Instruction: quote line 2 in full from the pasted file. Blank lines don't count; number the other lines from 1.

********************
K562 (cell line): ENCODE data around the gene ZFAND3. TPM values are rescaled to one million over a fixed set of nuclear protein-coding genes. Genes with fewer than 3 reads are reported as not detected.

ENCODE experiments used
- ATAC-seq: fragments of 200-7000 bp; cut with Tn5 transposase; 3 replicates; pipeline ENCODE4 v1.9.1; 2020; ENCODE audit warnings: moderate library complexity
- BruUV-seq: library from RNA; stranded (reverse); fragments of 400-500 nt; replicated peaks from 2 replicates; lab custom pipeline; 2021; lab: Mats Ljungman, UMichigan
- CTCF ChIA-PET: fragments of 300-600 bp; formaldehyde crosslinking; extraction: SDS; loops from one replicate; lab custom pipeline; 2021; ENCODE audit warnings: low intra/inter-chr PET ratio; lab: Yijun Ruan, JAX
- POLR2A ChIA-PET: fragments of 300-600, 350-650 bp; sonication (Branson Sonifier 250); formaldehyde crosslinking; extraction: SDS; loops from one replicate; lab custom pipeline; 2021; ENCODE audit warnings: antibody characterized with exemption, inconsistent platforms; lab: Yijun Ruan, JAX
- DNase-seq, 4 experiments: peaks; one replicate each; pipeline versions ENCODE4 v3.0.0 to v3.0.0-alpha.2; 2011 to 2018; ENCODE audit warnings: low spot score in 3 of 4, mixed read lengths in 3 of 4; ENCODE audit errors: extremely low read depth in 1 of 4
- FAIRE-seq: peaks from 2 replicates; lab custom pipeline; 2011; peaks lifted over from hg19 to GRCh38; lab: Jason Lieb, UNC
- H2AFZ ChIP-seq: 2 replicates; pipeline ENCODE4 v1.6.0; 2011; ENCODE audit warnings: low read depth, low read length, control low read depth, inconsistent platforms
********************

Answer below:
ENCODE experiments used